Preparing for the ring

LAST UPDATED: 6 Jun, 2011 @ 11:41
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Preparing for the ring

Jon Clarke spent a day observing the complex rituals and preparations for a bullfight in Osuna…

TAKING NOTES:

At 11am, with the bulls safely corraled at the back of the ring, the manager and team of the three bullfighters – Javier Conde, Salvador Vega and Angel Luis Carmona – closely study the animals that have been brought in the previous day from a farm, owned by the Domecq family in Extremadura.

The size, gait and movement of each bull is checked, with two of the eight bulls ultimately being excluded from that evening’s spectacle.

LOTTERY:

At 12.30pm, with the teams coming to a consensus on which are the best bulls, the three fairest pairings are scribbled onto rizla papers, which are tightly screwed up and popped into a hat.

The managers then take it in turns to pick them with everything carefully monitored and noted by a local vet and policeman.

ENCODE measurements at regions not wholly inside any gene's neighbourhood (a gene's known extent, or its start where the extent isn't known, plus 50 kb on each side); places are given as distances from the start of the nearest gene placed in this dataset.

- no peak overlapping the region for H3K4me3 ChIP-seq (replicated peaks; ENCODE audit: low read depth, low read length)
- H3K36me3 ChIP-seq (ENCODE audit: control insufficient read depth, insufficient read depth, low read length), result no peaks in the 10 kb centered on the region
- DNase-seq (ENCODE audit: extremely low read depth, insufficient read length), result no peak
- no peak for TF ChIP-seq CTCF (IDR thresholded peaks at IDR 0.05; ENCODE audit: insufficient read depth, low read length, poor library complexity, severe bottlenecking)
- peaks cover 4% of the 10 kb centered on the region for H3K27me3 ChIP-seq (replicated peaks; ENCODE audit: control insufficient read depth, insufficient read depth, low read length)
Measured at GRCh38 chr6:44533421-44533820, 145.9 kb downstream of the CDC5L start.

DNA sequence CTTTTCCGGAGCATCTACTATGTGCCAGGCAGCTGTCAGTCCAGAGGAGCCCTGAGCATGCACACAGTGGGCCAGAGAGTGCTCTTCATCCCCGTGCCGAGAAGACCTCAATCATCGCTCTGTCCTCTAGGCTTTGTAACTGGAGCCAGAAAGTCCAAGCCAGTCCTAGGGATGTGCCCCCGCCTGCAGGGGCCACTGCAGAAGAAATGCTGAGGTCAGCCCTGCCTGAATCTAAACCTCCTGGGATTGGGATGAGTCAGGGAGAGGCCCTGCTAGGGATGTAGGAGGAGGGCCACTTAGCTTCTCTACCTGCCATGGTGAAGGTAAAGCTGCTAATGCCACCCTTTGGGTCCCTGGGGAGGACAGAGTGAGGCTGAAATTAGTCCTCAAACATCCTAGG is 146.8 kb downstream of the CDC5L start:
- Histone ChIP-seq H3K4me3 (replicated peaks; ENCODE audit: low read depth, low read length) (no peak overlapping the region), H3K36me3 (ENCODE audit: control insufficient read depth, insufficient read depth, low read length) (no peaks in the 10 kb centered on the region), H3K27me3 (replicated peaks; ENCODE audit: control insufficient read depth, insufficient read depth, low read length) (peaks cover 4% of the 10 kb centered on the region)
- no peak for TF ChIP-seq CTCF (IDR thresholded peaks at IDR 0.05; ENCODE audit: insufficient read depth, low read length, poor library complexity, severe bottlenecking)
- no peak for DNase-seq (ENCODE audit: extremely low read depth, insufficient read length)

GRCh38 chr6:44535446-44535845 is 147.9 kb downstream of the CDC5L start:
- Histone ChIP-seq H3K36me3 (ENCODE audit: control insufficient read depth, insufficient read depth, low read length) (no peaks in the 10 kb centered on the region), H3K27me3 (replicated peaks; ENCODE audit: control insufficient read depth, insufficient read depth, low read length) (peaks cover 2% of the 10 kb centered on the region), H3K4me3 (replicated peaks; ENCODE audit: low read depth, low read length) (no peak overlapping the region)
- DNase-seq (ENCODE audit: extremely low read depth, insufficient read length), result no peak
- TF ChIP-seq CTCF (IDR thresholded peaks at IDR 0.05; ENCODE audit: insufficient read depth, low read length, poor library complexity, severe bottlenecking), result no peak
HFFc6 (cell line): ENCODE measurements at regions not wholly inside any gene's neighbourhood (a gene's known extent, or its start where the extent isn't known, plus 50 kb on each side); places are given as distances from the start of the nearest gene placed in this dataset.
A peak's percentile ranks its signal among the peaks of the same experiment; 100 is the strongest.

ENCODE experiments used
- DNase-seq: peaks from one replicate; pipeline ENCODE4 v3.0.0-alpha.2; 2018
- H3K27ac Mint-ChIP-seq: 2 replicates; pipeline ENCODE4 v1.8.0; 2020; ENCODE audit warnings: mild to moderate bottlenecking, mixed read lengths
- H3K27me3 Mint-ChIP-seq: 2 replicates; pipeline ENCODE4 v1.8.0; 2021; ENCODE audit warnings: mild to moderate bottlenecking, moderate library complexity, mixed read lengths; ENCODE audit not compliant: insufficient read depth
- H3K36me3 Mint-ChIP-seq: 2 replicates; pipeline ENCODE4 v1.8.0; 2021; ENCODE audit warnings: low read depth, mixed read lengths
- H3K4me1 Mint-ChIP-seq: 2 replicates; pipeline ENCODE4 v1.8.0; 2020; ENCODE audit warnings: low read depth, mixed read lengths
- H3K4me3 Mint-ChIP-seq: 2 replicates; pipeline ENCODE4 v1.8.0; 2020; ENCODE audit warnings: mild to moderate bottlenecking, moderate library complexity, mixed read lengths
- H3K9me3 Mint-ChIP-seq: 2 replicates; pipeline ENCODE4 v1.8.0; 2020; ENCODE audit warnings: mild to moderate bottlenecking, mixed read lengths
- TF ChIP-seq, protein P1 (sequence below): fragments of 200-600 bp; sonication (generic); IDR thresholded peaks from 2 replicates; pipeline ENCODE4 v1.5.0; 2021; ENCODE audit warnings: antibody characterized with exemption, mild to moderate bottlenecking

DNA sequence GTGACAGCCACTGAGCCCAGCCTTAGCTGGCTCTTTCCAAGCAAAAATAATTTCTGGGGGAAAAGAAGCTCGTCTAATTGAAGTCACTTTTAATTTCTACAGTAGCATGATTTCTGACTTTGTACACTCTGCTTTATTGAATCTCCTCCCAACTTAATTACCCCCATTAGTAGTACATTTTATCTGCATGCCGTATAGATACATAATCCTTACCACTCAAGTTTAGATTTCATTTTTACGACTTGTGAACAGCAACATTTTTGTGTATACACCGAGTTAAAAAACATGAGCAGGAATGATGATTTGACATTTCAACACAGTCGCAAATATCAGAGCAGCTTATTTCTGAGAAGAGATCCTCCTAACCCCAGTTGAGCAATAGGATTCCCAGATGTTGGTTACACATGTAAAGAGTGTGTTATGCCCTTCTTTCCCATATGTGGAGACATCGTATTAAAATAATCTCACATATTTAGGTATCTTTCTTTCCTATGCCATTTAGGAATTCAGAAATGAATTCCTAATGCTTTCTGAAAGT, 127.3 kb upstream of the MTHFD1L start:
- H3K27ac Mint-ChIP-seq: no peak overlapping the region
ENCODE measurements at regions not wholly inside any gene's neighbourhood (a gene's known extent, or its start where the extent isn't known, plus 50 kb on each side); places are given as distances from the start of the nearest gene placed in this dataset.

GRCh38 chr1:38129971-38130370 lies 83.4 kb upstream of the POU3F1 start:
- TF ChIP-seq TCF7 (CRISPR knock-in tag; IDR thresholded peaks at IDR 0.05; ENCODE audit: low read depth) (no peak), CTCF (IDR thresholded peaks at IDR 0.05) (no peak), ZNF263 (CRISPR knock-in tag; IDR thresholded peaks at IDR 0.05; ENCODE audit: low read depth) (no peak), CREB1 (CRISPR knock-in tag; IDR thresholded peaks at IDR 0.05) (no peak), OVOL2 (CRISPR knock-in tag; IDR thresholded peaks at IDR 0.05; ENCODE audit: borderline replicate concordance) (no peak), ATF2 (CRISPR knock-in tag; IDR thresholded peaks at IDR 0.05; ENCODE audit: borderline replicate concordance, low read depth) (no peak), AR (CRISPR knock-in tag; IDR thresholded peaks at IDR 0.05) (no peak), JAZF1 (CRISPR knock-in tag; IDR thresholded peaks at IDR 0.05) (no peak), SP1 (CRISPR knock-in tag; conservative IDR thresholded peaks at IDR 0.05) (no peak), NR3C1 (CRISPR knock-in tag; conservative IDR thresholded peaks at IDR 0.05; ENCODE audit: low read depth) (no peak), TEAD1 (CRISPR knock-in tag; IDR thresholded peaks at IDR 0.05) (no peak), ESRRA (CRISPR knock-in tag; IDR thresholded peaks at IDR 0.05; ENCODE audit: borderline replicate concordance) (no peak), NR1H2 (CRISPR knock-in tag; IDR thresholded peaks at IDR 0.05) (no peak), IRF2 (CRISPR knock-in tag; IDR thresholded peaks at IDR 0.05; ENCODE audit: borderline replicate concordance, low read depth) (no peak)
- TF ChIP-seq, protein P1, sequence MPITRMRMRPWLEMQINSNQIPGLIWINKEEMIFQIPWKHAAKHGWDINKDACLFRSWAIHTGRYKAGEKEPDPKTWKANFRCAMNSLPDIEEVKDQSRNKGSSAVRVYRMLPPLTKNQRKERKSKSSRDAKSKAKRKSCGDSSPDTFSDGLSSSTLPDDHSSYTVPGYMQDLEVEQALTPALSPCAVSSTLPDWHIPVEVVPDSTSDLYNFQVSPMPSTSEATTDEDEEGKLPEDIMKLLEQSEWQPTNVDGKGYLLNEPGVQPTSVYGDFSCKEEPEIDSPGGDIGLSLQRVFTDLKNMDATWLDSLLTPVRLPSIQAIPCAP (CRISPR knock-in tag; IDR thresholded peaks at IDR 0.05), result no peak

Finally each bull is enticed into its own holding pen, after which the following night’s batch is brought in by lorry.

APPOINTMENT WITH FEAR:

By 2.30pm the teams are back at their hotel, the La Casona de Calderon, having a light lunch of salad and pasta, before heading up to their rooms at 3.45pm to start preparing for the main event.

A slow and careful process, mired in tradition, their 2,000 euro suits – or trajes de luz – are made to measure and everything from their shoes to their hair pins are religiously cleaned and laid out on chairs.

A heavily superstitious time, everything must always be done in the same order, ties are kissed and nothing must be touched after locking the room.

Finally, a customary hug before heading for the ring at 5pm.

GOOD DAY AT THE OFFICE:

At 8pm, the team Isaac, Raul and Miguel pose with their boss, Salvador Vega.

He is one of Spain’s top bullfighters, contracted for between 40 and 60 fights a year.

His team consists of a dozen employees, who all rely on the work to feed their families. “It’s tough and the recession has really affected our livelihood,” says manager Juan Miguel. “But we will keep soldiering on.”

A slick, professional operation, the team receive warm applause for two perfect dispatches and leave for their hotel at 9pm.

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